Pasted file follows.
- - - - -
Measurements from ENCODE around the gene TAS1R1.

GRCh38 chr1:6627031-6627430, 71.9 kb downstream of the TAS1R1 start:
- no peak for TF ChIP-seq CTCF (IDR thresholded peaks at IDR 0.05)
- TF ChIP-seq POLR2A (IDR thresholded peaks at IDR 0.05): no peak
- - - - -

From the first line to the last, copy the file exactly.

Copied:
Measurements from ENCODE around the gene TAS1R1.

GRCh38 chr1:6627031-6627430, 71.9 kb downstream of the TAS1R1 start:
- no peak for TF ChIP-seq CTCF (IDR thresholded peaks at IDR 0.05)
- TF ChIP-seq POLR2A (IDR thresholded peaks at IDR 0.05): no peak